The Chicago Daily Tribune announced on January 30, 1887, that ground had been broken for the Chicago Auditorium Building which was to be 11 stories high and have a seating capacity of 5,000 to 8,000, and cost $1,500,000. In order to clear the land it was necessary to remove three residences, a large skating rink, and the Hotel Brunswick.
In April the paper reported again with information taken from the specifications of the architects. Now, the building is to cost two million dollars. And be 10 stories high. When completed is was to be a hotel and auditorium. The hotel entrance was to be on Michigan avenue and the auditorium on Congress street. “The auditorium will be the largest in the word, containing 5,000 seats and a full seating capacity of 9,000.” The amount of iron used will be the largest ever made for one building, 4,000 tons of materials.
The plans for the building were provided by Adler and Sullivan who carefully prepared the foundation. Frank Lloyd Wright as a young man served as a draftsman. The borings for the floating foundation extended 60 feet “into the tunnel clay.” The excavation required the removal of 30,000 cubic yards of earth. (I suppose they only had horse-power, but it is not clear how long the process took.) For the foundation “two transverse layers of twelve-inch timber were first put down. Above these was placed a mass of concrete in which was imbedded railroad bars and T beams.”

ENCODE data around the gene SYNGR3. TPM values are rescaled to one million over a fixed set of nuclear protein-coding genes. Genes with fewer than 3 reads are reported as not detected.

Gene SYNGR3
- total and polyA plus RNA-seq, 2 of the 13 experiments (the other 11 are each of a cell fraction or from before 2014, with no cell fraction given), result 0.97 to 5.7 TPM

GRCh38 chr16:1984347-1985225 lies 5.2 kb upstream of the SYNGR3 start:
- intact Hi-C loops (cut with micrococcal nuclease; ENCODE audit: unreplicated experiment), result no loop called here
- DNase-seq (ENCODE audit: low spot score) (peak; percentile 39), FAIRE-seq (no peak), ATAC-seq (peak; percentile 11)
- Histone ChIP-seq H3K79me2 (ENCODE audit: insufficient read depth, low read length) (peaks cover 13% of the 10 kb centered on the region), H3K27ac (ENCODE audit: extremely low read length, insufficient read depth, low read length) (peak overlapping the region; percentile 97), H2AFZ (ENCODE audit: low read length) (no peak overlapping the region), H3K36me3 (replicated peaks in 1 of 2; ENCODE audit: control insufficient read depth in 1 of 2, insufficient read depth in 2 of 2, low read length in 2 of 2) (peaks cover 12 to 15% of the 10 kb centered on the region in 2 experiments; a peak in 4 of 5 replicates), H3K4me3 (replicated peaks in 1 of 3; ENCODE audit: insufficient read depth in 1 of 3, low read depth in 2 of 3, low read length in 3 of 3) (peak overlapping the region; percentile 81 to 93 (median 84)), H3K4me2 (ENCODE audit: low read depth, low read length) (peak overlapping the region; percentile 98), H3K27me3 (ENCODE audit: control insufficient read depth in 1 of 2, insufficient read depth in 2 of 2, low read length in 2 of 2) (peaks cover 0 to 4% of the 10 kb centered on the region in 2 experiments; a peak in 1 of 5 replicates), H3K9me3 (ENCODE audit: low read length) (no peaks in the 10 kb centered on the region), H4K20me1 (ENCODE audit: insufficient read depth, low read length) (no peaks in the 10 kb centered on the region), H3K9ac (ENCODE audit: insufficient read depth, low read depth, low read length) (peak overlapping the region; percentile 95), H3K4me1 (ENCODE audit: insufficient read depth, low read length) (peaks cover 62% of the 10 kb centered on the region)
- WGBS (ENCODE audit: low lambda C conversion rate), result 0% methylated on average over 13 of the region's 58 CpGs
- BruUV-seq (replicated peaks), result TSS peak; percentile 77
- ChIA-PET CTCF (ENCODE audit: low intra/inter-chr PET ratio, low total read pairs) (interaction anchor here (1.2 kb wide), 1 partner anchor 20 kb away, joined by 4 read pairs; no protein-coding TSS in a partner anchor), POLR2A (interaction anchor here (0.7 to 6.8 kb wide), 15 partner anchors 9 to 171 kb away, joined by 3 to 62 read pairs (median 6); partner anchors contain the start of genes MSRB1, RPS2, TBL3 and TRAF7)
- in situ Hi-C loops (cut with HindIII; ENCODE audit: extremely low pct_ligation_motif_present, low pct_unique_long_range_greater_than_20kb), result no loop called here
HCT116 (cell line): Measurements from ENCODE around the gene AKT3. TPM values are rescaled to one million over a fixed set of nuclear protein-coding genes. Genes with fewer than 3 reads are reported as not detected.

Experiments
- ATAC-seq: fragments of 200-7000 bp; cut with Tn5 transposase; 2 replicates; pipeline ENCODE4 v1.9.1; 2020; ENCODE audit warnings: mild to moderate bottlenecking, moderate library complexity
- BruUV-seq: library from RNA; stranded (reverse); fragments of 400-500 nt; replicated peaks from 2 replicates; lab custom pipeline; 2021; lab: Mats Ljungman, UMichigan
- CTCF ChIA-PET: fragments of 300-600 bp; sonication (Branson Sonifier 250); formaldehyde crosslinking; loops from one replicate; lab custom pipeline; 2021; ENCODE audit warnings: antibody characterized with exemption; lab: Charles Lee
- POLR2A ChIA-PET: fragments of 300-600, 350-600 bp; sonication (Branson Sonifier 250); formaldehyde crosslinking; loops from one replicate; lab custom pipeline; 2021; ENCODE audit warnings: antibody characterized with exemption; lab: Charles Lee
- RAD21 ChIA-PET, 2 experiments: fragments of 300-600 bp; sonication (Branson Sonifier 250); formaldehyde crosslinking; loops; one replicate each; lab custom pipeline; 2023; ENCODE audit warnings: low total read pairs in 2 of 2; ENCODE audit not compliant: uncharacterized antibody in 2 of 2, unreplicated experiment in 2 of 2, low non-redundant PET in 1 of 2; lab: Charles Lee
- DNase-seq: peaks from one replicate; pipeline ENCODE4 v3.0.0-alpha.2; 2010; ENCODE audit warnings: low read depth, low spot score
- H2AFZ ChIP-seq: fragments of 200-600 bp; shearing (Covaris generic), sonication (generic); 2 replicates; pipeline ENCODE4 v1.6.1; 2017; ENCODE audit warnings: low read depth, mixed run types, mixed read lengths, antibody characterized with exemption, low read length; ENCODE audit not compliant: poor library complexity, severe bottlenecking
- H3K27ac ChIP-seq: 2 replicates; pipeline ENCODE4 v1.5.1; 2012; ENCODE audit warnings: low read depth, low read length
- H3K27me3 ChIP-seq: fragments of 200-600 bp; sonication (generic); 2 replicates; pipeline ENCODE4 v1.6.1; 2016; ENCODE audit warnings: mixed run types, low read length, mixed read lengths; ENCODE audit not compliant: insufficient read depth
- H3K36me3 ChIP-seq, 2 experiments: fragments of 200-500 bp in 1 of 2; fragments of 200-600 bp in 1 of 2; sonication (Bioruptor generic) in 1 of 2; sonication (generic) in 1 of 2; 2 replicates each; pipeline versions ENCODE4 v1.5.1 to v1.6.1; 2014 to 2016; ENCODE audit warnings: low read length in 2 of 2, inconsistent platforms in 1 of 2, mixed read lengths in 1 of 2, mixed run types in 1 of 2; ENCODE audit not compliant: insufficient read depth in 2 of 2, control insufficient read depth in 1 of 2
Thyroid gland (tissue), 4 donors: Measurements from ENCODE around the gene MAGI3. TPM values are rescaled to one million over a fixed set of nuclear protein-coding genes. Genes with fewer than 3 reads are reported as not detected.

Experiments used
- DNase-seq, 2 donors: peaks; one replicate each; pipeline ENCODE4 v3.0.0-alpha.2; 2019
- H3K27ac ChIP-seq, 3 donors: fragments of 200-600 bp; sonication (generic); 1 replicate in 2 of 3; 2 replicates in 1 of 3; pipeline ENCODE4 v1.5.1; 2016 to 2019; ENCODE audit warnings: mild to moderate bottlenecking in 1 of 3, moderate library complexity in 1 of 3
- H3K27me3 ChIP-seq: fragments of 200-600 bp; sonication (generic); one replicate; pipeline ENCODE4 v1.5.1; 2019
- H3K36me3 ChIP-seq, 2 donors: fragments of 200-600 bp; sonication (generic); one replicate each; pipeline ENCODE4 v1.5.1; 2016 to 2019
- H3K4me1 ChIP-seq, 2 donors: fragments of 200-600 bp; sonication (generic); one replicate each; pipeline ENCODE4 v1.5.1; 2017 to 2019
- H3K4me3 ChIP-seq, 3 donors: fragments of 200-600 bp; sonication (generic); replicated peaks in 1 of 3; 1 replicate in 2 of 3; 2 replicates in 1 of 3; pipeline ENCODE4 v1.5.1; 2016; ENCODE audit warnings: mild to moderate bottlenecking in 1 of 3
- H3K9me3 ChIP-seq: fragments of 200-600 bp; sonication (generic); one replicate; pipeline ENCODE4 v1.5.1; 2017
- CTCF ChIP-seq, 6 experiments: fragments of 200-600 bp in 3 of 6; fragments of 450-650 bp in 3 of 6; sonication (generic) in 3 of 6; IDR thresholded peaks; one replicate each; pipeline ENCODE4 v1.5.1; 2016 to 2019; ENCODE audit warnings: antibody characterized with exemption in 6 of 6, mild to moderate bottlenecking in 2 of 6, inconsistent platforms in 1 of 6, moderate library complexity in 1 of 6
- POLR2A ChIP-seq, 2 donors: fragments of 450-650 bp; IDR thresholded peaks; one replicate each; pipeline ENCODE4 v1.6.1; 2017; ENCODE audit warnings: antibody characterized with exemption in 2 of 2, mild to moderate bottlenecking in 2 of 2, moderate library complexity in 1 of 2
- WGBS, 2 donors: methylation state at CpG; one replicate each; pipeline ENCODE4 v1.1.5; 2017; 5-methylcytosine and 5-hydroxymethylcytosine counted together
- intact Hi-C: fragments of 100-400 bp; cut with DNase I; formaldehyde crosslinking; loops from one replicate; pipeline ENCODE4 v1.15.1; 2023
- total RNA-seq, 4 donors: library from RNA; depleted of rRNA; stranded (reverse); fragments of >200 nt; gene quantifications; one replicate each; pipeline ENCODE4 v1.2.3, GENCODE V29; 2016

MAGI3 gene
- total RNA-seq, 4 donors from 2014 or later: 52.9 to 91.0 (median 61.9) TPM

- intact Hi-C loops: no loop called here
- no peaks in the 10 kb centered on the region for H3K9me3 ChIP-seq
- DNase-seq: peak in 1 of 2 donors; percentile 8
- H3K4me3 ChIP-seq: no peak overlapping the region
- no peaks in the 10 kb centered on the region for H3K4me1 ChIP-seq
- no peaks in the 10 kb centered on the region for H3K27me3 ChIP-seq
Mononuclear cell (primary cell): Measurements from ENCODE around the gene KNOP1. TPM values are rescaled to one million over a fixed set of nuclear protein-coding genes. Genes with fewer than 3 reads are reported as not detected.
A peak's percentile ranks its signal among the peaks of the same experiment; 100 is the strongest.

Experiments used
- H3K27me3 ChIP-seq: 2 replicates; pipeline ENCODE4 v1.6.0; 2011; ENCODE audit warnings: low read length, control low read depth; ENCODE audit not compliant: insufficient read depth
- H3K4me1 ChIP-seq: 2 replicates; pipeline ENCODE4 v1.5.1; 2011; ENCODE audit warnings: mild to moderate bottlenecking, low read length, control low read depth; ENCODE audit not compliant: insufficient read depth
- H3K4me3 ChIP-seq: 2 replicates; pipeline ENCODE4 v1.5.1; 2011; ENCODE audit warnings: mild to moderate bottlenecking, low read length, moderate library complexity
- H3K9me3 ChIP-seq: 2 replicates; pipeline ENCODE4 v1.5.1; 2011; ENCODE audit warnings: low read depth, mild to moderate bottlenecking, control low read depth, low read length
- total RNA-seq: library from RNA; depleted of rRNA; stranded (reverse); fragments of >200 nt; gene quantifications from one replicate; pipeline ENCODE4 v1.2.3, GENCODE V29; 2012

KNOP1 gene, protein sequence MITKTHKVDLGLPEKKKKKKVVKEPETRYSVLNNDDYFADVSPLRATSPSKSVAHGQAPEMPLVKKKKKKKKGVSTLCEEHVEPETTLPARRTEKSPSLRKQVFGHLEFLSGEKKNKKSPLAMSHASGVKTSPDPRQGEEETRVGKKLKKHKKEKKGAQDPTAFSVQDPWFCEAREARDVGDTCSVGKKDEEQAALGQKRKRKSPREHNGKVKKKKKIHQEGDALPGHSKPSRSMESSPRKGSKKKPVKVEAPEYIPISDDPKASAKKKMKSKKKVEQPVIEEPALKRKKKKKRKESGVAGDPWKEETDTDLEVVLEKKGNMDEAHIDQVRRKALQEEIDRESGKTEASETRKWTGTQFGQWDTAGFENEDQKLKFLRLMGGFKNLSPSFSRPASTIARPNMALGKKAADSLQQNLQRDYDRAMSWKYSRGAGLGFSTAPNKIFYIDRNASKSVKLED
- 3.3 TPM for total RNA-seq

For the hotel they dug an artesian well to a depth of over 1,200 feet which would furnish 150 gallons per minute for hotel use. There were nine passenger elevators and four freight elevators. The hotel had 400 rooms, with 100 rooms having a private bath. The dining room was on the tenth floor. We can only imagine how beautiful the hotel was for their special guests.
There was an immense organ in the auditorium. It was built by Frank Roosevelt of New York and contained four-manual, 175 stops and 7,371 pipes and bells. The largest pipes were thirty-two feet in height. It was to cost fifty thousand dollars. I don’t know if the organ still exists.
It was later decided that the substructure up to the top of the second floor would be granite. The rest of the building would be stone A new stone was to be introduced. It was a “fine gray granite, with a rose-colored tint running though it.” The quarries were located in St. Louis County, Minnesota about 80 miles north of Duluth and 50 miles west of Lake Superior. The cutting, polishing and preparations would be done in Chicago by Chicago workmen.
The Auditorium was formally dedicated December 9, 1889 by President Benjamin Harrison. It was now ready for numerous Scottish events including a tribute to Queen Victoria.
There is more to the story and you can find additional information on the Internet.
Illinois St. Andrew Society
The next meeting of the Scottish American History Club is September 10, 2011. Watch for announcement of special speaker. Subject: “The Scottish Roots of Rotary.”